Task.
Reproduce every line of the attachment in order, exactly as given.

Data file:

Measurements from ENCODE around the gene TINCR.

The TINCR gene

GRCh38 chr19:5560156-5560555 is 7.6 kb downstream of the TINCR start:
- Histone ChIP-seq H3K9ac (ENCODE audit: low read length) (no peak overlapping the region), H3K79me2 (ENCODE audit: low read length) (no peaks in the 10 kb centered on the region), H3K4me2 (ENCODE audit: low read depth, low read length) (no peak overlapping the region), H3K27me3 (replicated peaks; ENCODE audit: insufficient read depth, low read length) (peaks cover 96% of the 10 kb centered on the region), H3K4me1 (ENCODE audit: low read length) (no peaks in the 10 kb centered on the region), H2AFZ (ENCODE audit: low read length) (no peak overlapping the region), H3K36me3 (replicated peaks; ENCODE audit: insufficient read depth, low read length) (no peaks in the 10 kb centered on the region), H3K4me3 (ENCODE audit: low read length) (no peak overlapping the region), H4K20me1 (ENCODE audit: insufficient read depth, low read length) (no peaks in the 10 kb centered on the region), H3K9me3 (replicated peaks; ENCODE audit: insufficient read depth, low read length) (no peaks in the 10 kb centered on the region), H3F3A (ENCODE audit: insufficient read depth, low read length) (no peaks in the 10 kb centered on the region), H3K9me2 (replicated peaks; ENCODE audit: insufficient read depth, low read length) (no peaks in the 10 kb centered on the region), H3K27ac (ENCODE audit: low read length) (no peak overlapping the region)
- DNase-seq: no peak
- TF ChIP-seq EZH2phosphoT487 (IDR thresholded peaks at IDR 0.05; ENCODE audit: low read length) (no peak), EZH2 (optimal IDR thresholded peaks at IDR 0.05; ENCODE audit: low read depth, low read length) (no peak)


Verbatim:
Measurements from ENCODE around the gene TINCR.

The TINCR gene

GRCh38 chr19:5560156-5560555 is 7.6 kb downstream of the TINCR start:
- Histone ChIP-seq H3K9ac (ENCODE audit: low read length) (no peak overlapping the region), H3K79me2 (ENCODE audit: low read length) (no peaks in the 10 kb centered on the region), H3K4me2 (ENCODE audit: low read depth, low read length) (no peak overlapping the region), H3K27me3 (replicated peaks; ENCODE audit: insufficient read depth, low read length) (peaks cover 96% of the 10 kb centered on the region), H3K4me1 (ENCODE audit: low read length) (no peaks in the 10 kb centered on the region), H2AFZ (ENCODE audit: low read length) (no peak overlapping the region), H3K36me3 (replicated peaks; ENCODE audit: insufficient read depth, low read length) (no peaks in the 10 kb centered on the region), H3K4me3 (ENCODE audit: low read length) (no peak overlapping the region), H4K20me1 (ENCODE audit: insufficient read depth, low read length) (no peaks in the 10 kb centered on the region), H3K9me3 (replicated peaks; ENCODE audit: insufficient read depth, low read length) (no peaks in the 10 kb centered on the region), H3F3A (ENCODE audit: insufficient read depth, low read length) (no peaks in the 10 kb centered on the region), H3K9me2 (replicated peaks; ENCODE audit: insufficient read depth, low read length) (no peaks in the 10 kb centered on the region), H3K27ac (ENCODE audit: low read length) (no peak overlapping the region)
- DNase-seq: no peak
- TF ChIP-seq EZH2phosphoT487 (IDR thresholded peaks at IDR 0.05; ENCODE audit: low read length) (no peak), EZH2 (optimal IDR thresholded peaks at IDR 0.05; ENCODE audit: low read depth, low read length) (no peak)